Sunday, March 24, 2013
Reading in the Classroom: The Fault in Our Stars by John Green
My thought process is two-fold. A) I am modeling silent, sustained reading for them. B) I make sure that the books I am reading in front of them are books that they would be interested in reading, ones that I might recommend to them during our weekly book commercials. I recently read The Fault in Our Stars entirely at school during snatched minutes here and there. I think it's excellent for my students to see me engrossed in a book and to hear me say, "Five more minutes! I have to finish this chapter!"
The Fault in Our Stars was a phenomenal book, which is something you can read almost anywhere on the internet. I'm not going to make this a lengthy review because, again, that's something you can read many, many places on the world wide web. Instead, I'm going to discuss why it was important for me to read this book in my classroom.
John Green tells the story of Hazel Lancaster, a teenager with a complete understanding of the life cycle. You see, she has an incurable cancer. A pharmaceutical trial turned out really well for her; she happened upon a drug which does exactly what she needs it to do -- prolong her life. Thus, her incurable cancer has been transformed from an imminent-death disease to a probably-death-at-some-point-in-the-future-but-not-now disease. Despite this life-lengthening miracle, Hazel still has plenty on her plate. She must cart around an oxygen tank, for starters. And from time to time she lands herself in ICU, anyway.
Because of her illness, Hazel completed high school rather early and now attends some classes at the local community college. All of this spells disaster for her social life. Her old friends have continued living high school drama, and college students are largely uninterested in this sixteen-year-old in their midst. Her parents, doting and devoted, push her to attend a cancer kids support group, which Hazel grudgingly does. One night her world shifts from terribly boring to infinitely interesting when gorgeous former basketball star Augustus Waters walks into the group's feelings-sharing circle in a church basement.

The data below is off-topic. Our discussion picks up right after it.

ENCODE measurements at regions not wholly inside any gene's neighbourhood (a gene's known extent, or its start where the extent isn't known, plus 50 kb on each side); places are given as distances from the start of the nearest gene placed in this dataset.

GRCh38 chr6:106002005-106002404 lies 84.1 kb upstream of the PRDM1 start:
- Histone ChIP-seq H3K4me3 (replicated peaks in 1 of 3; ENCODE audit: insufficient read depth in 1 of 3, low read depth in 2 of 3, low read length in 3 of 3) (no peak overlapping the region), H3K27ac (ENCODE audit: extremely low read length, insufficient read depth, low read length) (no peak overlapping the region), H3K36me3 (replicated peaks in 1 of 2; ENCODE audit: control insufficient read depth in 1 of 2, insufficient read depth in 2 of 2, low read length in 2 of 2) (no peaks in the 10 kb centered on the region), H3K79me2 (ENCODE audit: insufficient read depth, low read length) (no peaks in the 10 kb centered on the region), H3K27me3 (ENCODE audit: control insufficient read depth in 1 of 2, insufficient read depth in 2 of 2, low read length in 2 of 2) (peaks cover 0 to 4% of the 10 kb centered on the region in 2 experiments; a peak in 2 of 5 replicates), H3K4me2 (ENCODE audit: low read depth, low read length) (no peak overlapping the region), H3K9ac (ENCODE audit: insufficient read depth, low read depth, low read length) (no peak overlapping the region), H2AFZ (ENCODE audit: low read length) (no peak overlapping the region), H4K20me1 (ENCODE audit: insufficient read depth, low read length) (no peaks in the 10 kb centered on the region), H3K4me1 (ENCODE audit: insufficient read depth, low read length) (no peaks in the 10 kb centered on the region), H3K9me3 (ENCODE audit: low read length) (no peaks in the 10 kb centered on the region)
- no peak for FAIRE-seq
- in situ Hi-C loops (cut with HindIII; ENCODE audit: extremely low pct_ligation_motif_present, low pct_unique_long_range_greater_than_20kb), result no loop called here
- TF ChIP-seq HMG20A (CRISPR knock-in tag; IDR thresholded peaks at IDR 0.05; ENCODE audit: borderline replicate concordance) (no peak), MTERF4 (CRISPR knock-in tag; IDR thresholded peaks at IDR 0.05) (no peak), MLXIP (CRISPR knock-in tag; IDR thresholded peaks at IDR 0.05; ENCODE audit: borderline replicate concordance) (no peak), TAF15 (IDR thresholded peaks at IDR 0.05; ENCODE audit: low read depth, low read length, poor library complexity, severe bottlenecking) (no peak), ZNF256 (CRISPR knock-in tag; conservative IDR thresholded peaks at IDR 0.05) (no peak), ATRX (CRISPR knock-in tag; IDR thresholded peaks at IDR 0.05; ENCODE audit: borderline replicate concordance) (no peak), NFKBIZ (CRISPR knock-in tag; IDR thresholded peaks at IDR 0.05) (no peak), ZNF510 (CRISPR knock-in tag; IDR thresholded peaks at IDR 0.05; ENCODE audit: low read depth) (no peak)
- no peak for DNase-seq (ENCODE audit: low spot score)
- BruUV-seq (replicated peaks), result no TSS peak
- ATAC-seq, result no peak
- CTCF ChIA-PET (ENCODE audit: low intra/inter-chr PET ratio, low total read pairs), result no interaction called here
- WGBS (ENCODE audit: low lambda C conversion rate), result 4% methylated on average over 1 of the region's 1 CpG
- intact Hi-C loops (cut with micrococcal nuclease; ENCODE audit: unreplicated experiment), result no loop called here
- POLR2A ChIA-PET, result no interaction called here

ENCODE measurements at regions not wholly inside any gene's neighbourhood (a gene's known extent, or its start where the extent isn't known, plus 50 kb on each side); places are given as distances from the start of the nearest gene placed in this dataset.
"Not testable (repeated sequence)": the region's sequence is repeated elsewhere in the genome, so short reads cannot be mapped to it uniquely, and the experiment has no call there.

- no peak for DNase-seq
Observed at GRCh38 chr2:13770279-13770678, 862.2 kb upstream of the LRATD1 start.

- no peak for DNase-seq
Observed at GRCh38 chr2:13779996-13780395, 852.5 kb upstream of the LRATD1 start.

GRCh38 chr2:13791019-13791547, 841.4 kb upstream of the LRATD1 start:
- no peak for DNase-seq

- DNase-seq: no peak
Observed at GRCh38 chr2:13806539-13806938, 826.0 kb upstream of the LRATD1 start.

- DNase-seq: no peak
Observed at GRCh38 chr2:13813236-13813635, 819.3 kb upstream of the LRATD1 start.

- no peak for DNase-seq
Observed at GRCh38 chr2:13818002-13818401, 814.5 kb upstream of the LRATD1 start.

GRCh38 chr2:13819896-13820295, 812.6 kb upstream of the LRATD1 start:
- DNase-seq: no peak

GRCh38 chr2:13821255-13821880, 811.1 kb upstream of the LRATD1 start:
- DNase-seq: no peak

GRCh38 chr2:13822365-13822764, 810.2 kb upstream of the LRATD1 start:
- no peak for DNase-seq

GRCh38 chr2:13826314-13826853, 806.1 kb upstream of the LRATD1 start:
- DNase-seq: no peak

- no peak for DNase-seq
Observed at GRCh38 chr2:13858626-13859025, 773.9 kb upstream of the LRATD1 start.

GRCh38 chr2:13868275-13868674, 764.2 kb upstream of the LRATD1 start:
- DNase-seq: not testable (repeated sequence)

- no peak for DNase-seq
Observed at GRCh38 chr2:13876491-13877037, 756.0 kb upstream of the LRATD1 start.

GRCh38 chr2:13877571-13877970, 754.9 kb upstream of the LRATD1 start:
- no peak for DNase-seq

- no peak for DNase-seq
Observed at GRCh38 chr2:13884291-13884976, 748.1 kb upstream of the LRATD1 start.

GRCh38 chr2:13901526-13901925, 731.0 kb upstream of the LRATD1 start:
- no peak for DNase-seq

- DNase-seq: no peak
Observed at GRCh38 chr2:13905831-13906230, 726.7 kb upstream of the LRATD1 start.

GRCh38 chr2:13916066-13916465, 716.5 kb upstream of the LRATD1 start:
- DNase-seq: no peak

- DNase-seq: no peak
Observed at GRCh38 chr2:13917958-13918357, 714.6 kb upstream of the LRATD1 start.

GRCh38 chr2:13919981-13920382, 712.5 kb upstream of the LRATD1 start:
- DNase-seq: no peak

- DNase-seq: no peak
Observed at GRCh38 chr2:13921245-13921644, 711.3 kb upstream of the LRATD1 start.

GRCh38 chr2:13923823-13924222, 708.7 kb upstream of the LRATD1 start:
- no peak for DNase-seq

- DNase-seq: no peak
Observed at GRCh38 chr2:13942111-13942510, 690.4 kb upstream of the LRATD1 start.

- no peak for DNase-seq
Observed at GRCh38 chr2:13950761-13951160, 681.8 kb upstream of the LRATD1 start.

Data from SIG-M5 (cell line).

The Fault in Our Stars was beautifully written and one of the most engaging novels I can remember reading. My students delighted in watching me read it, as I laughed out loud, shared lines and paragraphs with them, and postponed finishing it until I was in private because I knew there would be no way for me to extricate myself from the novel without tears. My students could hardly wait for me to finish so they could fight over who would check it out next from our school library.
I finally felt, with my reading of The Fault in Our Stars, that I could at last show my students what it means to fall head over heels in love with a book -- with the characters, with their predicaments, with the plot ups and downs. They heard it in my discussions with them, but more importantly they saw it on my face and in my body language as I read. No, not read -- pored over the pages, experienced emotions with the characters, traveled to Denmark with them. Visited Anne Frank's house and read her words in the space she inhabited during her hiding (yes, there is more to the book than a kids cancer group).
John Green's The Fault in Our Stars is exactly the kind of novel I want to share with my classes: at once interesting, smart, funny, and sad. I recommend it for fairly mature students in upper middle school and above, although given my feelings about it, I believe adults can enjoy it every bit as much as younger readers. Green has written several other novels that I will be reading soon, and my fingers are crossed as I look for my next book and hope it is every bit as good a title to share with my emerging readers.